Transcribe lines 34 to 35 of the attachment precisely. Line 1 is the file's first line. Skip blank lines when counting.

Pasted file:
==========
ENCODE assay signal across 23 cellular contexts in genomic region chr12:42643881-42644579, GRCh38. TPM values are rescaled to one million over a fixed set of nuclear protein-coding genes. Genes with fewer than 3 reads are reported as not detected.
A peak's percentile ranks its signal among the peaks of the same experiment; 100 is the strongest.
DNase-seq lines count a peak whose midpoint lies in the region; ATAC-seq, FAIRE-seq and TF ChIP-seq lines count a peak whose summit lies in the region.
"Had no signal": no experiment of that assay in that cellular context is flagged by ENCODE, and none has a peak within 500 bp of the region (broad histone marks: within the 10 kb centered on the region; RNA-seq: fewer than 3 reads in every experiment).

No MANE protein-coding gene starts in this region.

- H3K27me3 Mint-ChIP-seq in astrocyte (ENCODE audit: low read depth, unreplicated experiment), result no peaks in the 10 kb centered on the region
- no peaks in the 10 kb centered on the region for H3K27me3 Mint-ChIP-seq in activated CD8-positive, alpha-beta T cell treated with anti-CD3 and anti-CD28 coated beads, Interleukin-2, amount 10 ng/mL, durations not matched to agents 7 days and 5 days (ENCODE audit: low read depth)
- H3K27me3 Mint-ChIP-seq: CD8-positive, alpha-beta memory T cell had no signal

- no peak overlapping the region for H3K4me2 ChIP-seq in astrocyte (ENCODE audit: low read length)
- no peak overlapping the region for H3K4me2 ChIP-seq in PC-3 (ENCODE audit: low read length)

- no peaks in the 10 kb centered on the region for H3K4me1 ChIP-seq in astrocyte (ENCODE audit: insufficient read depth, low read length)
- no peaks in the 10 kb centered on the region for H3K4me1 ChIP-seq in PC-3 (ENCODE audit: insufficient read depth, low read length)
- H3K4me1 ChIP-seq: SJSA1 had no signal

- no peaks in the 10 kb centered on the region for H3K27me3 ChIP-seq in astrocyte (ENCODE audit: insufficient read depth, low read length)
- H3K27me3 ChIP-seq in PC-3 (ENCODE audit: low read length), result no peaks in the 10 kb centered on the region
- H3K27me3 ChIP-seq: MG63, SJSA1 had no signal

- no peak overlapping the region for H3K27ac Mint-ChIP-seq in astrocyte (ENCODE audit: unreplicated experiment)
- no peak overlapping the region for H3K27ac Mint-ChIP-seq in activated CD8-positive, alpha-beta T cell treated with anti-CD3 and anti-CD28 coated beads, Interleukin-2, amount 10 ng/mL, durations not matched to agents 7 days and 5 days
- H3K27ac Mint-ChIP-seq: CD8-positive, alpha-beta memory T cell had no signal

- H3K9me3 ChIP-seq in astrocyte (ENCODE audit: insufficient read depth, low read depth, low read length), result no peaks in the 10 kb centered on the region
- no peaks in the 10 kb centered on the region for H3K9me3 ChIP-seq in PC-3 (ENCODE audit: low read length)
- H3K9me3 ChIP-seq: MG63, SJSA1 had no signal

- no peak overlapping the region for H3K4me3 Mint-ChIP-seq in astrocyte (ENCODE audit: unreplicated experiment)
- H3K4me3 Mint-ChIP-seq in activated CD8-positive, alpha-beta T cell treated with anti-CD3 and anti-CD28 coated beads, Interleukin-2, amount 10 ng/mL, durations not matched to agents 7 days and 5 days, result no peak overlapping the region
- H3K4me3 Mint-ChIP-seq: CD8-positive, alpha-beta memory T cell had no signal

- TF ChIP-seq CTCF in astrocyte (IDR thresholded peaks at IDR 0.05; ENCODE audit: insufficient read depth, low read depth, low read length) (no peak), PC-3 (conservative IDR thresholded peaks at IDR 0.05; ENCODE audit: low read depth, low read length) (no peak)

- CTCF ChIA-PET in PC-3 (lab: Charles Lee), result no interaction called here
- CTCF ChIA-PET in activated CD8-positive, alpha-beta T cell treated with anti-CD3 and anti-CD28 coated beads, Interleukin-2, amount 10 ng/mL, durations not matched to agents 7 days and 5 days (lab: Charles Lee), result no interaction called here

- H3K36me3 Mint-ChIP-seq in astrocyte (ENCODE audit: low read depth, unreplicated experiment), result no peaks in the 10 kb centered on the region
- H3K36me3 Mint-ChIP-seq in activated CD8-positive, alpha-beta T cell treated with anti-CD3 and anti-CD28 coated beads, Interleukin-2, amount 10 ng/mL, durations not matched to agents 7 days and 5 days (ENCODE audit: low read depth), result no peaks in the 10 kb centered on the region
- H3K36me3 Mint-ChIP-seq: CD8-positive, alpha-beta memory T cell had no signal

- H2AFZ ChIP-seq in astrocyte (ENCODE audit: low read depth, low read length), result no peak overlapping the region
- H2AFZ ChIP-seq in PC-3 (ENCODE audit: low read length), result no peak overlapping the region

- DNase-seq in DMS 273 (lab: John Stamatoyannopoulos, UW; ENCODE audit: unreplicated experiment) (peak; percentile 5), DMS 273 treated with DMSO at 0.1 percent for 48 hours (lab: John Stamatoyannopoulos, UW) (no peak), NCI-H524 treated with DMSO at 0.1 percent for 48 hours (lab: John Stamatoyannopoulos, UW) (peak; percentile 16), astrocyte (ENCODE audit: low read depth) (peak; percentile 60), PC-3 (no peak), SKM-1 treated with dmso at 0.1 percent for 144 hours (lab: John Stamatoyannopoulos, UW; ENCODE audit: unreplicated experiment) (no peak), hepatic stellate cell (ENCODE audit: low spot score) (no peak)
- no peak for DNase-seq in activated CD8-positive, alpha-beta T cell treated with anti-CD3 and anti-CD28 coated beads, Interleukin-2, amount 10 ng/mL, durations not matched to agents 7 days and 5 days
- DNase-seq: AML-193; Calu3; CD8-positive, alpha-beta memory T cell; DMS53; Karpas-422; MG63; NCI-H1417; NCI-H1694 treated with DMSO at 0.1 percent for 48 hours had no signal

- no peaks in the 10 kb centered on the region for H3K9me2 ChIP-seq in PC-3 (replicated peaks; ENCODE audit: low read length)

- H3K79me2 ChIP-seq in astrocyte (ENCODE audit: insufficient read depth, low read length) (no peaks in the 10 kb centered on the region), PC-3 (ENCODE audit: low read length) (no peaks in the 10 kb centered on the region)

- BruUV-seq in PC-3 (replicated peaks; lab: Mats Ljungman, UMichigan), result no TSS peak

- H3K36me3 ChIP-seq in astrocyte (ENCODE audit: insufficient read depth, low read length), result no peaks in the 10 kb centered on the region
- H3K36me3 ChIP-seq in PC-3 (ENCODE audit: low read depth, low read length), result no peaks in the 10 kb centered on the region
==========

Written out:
- DNase-seq in DMS 273 (lab: John Stamatoyannopoulos, UW; ENCODE audit: unreplicated experiment) (peak; percentile 5), DMS 273 treated with DMSO at 0.1 percent for 48 hours (lab: John Stamatoyannopoulos, UW) (no peak), NCI-H524 treated with DMSO at 0.1 percent for 48 hours (lab: John Stamatoyannopoulos, UW) (peak; percentile 16), astrocyte (ENCODE audit: low read depth) (peak; percentile 60), PC-3 (no peak), SKM-1 treated with dmso at 0.1 percent for 144 hours (lab: John Stamatoyannopoulos, UW; ENCODE audit: unreplicated experiment) (no peak), hepatic stellate cell (ENCODE audit: low spot score) (no peak)
- no peak for DNase-seq in activated CD8-positive, alpha-beta T cell treated with anti-CD3 and anti-CD28 coated beads, Interleukin-2, amount 10 ng/mL, durations not matched to agents 7 days and 5 days